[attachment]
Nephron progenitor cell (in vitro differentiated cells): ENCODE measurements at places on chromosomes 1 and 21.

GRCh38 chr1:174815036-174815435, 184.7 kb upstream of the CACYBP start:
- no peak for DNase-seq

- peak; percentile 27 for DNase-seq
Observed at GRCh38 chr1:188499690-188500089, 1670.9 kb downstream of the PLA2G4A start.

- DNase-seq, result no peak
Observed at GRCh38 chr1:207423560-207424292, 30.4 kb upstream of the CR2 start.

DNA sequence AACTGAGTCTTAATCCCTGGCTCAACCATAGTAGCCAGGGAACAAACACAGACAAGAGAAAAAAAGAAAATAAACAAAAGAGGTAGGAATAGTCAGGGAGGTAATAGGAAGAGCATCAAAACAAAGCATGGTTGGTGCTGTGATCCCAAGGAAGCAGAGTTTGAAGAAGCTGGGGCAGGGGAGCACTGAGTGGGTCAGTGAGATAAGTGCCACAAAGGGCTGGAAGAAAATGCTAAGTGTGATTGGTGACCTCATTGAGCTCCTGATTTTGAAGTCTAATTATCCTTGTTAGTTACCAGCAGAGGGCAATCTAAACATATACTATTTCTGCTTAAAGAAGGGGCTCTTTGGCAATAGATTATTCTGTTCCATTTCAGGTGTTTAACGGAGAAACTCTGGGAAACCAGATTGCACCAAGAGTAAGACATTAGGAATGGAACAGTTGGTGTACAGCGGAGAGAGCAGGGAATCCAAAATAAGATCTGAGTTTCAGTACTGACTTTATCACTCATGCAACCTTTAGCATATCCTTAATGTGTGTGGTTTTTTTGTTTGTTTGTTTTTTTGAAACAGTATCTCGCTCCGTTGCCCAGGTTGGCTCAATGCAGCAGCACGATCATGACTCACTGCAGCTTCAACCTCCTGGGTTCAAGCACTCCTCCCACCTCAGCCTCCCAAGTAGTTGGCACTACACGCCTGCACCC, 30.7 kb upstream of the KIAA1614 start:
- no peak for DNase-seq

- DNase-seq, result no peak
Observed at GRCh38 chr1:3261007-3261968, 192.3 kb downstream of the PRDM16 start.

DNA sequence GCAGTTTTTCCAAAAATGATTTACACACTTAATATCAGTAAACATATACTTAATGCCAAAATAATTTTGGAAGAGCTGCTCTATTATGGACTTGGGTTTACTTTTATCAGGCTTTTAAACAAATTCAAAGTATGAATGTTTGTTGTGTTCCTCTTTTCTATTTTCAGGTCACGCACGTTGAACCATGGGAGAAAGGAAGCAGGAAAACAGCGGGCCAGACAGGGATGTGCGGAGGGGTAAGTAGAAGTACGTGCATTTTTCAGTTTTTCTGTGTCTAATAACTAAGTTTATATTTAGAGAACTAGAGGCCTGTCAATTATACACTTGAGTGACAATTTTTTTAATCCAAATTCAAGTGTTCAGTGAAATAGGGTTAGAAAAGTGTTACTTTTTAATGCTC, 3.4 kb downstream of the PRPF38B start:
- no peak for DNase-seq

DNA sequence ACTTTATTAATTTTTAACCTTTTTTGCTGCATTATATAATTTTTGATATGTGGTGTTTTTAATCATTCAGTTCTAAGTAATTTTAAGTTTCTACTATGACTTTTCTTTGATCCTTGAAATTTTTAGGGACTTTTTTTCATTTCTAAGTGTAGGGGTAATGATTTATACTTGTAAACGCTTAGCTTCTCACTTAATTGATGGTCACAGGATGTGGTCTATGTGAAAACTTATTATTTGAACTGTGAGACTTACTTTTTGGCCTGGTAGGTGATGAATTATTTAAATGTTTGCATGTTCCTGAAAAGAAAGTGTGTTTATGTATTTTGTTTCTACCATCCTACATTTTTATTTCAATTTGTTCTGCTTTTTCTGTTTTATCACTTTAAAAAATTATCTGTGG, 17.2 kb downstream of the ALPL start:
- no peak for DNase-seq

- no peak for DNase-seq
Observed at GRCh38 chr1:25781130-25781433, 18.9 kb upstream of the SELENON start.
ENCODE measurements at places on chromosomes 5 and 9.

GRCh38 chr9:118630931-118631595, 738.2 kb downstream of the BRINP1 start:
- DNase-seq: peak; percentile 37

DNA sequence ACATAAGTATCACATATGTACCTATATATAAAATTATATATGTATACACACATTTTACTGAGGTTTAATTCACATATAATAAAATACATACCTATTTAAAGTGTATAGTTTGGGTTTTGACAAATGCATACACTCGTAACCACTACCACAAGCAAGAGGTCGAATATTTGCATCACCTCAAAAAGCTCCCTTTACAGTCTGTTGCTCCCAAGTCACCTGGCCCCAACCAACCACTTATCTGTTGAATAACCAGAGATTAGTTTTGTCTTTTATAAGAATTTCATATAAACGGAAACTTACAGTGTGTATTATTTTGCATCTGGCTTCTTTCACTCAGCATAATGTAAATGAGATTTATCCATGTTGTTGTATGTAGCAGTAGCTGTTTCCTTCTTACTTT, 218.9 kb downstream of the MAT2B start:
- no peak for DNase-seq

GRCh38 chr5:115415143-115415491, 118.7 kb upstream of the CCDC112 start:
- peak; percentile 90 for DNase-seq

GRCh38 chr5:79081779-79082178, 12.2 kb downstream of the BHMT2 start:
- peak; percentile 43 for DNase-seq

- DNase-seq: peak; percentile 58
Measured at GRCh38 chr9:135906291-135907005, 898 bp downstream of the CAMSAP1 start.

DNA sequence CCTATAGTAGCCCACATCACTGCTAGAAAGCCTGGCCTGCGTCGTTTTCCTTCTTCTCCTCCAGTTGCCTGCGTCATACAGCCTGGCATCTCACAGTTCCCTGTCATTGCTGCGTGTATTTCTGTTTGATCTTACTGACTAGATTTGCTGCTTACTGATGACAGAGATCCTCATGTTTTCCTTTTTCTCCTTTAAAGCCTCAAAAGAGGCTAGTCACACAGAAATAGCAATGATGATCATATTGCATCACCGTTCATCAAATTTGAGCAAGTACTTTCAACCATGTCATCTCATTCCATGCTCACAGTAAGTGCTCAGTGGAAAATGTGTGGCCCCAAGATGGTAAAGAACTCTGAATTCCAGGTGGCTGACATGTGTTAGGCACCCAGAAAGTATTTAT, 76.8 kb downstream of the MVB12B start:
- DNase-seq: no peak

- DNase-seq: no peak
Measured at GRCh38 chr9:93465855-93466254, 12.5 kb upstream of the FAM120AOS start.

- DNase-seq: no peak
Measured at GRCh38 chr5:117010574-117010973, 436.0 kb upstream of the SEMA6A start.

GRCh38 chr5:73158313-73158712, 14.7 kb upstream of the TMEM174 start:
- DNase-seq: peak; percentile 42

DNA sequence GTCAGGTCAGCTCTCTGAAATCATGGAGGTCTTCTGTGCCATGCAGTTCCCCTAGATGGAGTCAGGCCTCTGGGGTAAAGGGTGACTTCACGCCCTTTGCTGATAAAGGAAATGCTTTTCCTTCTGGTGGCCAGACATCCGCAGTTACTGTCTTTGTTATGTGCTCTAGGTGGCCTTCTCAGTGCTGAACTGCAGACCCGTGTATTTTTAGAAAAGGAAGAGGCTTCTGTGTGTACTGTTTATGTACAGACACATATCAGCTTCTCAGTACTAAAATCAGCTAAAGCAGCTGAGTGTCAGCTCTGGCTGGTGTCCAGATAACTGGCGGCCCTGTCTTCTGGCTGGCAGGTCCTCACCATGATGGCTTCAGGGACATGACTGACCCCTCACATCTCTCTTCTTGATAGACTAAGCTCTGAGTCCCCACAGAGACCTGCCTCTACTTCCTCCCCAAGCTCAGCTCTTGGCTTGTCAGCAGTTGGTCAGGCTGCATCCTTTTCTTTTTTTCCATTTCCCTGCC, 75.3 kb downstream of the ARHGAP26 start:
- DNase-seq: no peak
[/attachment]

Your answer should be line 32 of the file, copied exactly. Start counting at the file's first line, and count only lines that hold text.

Measured at GRCh38 chr9:93465855-93466254, 12.5 kb upstream of the FAM120AOS start.